Canadians who financially contribute to the care of a loved one due to advanced age or illness are out of pocket an average of $430 per month according to a new poll out this week from CIBC. And while tax credits are available to help ease the financial burden for caregivers, the poll found that two in five taxpayers don’t know about them, and only 12 per cent have used them.
Let’s review the main tax credits available to Canadian taxpayers to help offset some of the financial costs of care.
Canada Caregiver Credit
The Canada Caregiver Credit (the “CCC”), which was introduced in 2017, consolidated and simplified three previous credits that were available to those caring for a family member. If rather than being the person receiving care, you are instead providing support to certain family members with a physical or mental infirmity, then the CCC may be available to you. Eligible family members include your spouse or common-law partner, child or grandchild, parent, grandparent, sibling or aunt or uncle.
The amount of the CCC depends on your relationship with the person you are supporting. The basic CCC amount is a maximum of $6,986, on which you can claim a 15 per cent non-refundable federal tax credit. If, however, you are otherwise eligible for the CCC, and you also claim the spouse or common-law partner amount, the amount of the CCC is limited to $2,182. Similarly, if you claim the amount for eligible dependents over the age of 18, and you are eligible for the CCC, the amount of the CCC is also limited to $2,182.
The CCC will, however, be reduced dollar-for-dollar by the dependent’s net income over $16,405. Although only one CCC amount is available on behalf of each care recipient, in some cases the credit can be shared by multiple caregivers who support the same individual. Indeed, the CIBC poll found that two-thirds of current caregivers share the care responsibility with others (e.g. a spouse, child, sibling or friend).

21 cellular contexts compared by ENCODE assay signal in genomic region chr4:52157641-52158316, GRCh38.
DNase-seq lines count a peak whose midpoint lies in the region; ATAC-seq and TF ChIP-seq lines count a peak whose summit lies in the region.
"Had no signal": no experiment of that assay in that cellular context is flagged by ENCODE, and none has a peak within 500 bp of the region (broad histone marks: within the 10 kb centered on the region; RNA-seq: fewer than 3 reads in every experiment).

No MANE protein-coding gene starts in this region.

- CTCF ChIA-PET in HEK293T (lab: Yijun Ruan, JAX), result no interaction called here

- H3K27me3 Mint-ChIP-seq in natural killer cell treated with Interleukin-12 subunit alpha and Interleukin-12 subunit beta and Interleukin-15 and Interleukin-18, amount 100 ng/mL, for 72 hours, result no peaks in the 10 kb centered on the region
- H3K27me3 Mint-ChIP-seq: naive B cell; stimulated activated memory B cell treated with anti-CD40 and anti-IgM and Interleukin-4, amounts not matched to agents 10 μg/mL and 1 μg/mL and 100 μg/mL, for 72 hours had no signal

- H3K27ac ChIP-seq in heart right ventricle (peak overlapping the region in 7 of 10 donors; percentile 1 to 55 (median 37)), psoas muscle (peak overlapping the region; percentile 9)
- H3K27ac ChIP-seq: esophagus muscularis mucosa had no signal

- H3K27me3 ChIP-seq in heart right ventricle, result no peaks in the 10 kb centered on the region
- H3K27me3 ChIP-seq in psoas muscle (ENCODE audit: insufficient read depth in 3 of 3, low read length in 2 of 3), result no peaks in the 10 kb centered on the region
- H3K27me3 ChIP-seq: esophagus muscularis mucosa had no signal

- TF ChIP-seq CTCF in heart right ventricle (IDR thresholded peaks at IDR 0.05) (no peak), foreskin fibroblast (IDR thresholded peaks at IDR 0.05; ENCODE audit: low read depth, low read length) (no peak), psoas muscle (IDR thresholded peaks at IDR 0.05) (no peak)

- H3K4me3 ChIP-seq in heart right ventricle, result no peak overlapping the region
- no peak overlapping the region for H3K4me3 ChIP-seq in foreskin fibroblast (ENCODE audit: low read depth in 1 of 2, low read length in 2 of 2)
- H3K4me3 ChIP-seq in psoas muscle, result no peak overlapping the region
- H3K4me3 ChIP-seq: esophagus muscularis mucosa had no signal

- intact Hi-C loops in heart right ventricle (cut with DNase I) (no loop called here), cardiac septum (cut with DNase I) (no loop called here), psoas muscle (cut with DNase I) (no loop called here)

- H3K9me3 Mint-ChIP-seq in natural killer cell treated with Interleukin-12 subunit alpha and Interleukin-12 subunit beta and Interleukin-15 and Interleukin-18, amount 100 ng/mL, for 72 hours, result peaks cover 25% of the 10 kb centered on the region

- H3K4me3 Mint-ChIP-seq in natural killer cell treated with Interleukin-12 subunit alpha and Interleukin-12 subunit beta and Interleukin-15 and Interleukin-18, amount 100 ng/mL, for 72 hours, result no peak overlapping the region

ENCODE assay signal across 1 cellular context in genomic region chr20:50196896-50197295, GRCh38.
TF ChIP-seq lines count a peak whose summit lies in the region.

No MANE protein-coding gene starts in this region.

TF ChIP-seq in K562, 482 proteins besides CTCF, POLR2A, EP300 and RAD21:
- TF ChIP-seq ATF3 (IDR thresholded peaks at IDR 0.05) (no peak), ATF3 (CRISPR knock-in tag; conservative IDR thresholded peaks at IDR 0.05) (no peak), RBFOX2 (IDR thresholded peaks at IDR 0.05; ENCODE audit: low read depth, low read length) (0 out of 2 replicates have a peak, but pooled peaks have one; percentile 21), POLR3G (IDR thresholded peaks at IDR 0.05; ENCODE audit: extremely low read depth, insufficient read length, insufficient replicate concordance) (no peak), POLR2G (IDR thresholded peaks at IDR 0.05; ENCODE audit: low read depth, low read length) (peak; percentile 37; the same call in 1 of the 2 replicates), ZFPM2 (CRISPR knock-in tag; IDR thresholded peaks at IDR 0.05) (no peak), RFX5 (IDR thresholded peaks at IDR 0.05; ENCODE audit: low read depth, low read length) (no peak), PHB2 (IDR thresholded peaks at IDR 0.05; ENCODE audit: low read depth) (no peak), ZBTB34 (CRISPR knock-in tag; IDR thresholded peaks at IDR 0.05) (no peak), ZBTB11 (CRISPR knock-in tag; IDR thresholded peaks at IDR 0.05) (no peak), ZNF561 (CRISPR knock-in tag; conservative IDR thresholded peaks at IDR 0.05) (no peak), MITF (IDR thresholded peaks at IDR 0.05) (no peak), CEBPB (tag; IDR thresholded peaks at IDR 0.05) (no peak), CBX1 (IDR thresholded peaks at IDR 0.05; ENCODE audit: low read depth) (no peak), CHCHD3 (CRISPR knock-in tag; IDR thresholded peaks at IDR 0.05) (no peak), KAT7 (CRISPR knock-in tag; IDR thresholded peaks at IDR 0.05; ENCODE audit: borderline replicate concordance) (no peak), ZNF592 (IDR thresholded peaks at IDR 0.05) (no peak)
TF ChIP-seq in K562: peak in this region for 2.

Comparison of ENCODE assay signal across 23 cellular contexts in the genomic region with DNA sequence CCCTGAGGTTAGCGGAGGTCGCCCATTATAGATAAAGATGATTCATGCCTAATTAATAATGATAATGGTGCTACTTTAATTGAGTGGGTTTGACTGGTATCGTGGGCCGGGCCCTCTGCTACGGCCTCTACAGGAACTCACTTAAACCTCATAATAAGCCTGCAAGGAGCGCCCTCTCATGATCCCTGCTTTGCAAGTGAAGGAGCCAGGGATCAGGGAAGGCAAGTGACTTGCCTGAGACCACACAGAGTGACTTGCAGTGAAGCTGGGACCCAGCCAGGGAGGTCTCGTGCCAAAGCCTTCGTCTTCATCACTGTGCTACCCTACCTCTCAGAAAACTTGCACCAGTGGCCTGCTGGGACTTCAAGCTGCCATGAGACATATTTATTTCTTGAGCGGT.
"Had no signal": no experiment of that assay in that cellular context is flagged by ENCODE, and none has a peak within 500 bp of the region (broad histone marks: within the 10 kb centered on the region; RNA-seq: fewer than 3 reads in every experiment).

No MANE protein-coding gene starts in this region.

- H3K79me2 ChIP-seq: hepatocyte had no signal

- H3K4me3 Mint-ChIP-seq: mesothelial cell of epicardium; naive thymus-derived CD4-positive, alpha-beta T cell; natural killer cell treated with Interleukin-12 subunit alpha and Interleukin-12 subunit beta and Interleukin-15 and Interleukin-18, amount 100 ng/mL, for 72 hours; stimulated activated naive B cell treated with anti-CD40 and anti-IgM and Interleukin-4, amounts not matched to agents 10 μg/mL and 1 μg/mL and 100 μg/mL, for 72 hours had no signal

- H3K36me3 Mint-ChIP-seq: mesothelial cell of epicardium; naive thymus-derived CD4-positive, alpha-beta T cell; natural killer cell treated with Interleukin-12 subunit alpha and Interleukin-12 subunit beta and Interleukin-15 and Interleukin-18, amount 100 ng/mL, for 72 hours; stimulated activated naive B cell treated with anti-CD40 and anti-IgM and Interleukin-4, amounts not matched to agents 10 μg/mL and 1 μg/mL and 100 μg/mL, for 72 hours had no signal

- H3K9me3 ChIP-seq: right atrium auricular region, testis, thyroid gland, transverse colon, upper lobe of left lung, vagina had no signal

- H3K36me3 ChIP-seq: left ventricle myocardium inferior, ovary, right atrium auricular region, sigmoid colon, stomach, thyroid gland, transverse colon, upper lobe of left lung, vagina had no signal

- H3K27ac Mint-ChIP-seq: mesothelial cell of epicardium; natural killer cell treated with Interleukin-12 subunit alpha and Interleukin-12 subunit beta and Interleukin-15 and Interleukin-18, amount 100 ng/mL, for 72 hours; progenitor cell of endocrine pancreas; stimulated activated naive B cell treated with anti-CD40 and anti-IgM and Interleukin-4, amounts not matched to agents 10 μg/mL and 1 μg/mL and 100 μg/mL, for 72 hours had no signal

Disability Tax Credit
If the person you are caring for is living with a permanent disability, the non-refundable disability tax credit (the “DTC”) can be quite valuable. It’s worth between about $1,500 and $2,700 (depending on your province or territory of residence) of combined federal and provincial/territorial tax relief annually and is available for an individual with a severe and prolonged physical or mental disability. It may be possible to transfer the DTC to a supporting individual or spouse or common-law partner.
A qualified practitioner (generally, a medical doctor or other medical specialist) must certify on Canada Revenue Agency Form T2201, Disability Tax Credit Certificate, that the individual meets the criteria and the CRA must ultimately approve the form.
Tax credits for expenses
Tax relief may also be available for some out-of-pocket expenses related to your physical and medical care. These can be claimed by either yourself or family members responsible for your care and can help offset the cost of certain home renovations and medical expenses, including attendant care and nursing home fees.